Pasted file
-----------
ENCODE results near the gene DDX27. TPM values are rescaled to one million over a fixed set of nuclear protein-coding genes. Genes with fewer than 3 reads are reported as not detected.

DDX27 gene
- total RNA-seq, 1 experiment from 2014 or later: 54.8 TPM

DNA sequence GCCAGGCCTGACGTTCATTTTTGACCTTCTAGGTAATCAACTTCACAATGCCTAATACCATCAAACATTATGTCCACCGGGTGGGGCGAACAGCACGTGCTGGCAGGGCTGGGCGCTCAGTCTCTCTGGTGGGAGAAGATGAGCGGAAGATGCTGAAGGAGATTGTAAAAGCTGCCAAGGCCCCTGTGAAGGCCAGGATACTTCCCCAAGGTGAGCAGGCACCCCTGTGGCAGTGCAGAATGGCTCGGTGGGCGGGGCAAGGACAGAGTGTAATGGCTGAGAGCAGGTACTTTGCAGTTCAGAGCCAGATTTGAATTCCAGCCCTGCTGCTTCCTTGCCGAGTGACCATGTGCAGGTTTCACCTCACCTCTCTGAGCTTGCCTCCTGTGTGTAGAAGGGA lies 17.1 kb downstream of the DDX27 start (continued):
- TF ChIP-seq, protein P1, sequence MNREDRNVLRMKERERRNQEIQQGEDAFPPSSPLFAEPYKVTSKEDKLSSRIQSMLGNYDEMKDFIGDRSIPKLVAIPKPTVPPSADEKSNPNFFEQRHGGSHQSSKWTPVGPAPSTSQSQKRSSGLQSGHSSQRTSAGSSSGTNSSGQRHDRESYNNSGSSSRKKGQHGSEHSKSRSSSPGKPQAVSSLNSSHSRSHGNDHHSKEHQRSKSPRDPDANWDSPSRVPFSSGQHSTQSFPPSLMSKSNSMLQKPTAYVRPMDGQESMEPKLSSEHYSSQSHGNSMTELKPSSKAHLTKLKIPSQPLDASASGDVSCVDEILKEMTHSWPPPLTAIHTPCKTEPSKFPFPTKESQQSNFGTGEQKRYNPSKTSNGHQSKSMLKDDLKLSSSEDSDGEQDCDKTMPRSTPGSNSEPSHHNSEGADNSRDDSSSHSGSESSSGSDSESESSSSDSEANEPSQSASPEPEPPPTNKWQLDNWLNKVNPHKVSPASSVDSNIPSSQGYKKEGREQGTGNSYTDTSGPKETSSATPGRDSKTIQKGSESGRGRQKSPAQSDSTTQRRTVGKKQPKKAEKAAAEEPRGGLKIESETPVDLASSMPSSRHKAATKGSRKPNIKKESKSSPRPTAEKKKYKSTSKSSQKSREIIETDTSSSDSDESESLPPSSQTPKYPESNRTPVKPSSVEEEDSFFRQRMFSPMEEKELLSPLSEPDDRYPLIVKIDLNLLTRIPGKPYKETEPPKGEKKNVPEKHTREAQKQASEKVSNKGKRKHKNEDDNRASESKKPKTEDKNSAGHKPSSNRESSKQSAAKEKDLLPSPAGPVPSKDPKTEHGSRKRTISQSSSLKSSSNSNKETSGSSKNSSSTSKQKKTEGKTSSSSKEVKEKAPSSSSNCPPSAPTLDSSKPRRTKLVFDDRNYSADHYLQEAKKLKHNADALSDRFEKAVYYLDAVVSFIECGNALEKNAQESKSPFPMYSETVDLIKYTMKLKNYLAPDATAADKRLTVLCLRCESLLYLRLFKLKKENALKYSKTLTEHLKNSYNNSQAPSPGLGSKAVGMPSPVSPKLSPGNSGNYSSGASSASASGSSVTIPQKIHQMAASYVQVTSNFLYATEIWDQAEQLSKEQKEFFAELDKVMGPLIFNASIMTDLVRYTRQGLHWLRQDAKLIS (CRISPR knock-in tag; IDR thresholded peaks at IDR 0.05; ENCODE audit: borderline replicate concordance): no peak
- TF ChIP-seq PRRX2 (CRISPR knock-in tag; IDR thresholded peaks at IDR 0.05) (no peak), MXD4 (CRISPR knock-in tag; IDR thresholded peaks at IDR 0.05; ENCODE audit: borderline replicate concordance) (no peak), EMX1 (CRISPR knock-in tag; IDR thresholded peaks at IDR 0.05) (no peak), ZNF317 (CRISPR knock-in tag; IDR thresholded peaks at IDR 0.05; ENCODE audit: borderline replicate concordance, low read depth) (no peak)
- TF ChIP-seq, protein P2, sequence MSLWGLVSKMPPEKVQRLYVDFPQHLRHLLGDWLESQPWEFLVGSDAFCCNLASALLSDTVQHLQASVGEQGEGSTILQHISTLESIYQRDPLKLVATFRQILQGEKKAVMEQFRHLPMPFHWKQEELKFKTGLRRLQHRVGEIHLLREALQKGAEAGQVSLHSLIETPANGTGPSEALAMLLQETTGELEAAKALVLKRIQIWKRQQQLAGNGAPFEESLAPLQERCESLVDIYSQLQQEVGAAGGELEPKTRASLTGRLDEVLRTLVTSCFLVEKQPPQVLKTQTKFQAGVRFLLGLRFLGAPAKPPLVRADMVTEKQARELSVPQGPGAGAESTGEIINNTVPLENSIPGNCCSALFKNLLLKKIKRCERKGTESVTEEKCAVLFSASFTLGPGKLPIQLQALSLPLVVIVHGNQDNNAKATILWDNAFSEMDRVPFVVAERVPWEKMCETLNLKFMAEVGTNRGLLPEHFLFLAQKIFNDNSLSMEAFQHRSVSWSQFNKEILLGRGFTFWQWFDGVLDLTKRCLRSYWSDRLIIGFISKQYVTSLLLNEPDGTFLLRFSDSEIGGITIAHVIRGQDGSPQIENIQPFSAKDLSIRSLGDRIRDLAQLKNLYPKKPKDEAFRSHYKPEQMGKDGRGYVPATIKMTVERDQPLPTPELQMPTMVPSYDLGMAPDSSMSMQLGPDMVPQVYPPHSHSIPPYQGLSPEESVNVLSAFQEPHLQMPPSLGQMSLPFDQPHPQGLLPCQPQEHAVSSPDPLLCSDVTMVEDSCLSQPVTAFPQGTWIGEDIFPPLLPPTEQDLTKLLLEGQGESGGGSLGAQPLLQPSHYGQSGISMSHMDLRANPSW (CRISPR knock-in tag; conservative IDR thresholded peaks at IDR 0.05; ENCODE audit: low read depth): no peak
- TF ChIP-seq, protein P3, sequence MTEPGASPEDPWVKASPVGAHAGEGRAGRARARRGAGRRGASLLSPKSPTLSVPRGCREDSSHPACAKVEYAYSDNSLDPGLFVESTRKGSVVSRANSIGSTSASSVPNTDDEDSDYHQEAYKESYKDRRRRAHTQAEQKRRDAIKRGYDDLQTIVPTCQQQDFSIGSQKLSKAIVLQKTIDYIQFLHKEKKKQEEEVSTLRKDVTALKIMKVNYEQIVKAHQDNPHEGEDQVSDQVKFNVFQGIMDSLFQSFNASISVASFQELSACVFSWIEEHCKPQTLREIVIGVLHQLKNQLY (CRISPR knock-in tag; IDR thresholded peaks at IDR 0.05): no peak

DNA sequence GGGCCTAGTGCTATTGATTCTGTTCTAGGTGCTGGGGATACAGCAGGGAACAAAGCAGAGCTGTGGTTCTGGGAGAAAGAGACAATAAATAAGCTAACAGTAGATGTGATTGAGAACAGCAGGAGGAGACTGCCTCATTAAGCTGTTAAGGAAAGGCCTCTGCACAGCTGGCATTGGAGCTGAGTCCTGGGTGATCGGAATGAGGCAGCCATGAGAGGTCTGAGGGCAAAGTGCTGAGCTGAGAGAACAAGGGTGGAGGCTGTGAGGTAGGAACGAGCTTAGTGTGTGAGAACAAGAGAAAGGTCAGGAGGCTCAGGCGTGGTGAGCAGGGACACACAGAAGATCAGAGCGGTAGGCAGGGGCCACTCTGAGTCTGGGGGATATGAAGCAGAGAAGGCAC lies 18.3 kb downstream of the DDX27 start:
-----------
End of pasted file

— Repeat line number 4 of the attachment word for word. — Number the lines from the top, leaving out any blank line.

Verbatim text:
DNA sequence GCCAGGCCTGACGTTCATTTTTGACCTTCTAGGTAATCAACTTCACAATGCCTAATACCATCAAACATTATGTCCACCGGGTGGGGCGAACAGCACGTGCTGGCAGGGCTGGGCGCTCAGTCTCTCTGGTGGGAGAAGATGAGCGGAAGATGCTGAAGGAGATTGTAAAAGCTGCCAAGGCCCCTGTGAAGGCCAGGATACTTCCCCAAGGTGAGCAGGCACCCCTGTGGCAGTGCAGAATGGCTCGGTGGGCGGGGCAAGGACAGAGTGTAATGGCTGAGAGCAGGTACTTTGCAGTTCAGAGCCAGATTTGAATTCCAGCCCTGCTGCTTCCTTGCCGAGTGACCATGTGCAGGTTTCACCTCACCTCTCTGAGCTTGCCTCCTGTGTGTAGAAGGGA lies 17.1 kb downstream of the DDX27 start (continued):